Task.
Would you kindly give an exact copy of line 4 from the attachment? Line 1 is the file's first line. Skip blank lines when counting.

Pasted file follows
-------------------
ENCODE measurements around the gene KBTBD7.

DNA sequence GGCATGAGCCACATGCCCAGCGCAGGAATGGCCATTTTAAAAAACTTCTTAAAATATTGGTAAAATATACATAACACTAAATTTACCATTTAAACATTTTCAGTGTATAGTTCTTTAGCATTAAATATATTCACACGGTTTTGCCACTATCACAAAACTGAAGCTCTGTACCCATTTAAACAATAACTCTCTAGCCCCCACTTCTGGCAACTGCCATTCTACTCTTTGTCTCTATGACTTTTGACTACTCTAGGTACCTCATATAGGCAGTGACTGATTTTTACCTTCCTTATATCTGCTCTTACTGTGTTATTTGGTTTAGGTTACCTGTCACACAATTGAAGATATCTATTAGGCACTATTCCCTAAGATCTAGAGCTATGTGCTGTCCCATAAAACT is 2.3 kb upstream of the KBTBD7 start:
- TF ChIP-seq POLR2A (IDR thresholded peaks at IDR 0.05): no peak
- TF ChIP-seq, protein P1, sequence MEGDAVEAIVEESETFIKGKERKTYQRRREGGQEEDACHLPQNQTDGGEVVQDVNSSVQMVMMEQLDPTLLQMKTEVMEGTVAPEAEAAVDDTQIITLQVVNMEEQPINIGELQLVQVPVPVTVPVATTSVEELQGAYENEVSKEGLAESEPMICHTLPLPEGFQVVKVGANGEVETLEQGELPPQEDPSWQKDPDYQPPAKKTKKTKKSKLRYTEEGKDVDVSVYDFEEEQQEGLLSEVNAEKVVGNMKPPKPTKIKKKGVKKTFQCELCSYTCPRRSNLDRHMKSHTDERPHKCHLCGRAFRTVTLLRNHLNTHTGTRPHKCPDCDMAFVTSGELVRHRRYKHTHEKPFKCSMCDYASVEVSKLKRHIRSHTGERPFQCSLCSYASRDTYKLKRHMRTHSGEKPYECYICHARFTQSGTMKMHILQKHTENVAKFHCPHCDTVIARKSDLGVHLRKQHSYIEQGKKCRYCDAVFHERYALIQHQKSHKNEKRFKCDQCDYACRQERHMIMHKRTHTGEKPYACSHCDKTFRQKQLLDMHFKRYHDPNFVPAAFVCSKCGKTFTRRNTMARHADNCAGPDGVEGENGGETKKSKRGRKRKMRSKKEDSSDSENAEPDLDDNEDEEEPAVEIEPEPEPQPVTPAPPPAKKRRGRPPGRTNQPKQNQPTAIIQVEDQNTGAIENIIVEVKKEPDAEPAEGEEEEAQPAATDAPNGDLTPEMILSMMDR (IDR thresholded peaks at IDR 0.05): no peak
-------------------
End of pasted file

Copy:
- TF ChIP-seq, protein P1, sequence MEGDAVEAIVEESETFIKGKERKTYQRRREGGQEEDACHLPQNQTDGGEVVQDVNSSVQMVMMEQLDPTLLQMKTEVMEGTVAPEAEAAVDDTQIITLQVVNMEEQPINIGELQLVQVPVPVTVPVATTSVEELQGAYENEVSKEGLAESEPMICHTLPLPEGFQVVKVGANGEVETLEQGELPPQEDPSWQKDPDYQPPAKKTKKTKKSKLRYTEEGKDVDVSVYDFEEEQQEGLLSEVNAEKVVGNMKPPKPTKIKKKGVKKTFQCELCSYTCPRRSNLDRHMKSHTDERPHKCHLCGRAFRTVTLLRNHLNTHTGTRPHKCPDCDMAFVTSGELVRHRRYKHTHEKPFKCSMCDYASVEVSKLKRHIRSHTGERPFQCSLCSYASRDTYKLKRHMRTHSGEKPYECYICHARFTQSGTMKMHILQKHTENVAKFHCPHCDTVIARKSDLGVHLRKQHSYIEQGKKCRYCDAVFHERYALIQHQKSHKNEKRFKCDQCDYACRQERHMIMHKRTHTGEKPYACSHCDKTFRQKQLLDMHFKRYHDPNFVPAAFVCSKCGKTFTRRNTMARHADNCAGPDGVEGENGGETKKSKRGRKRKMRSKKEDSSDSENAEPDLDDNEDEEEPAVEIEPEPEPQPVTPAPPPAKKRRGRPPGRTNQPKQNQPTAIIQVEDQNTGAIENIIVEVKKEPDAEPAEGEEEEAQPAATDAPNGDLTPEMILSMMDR (IDR thresholded peaks at IDR 0.05): no peak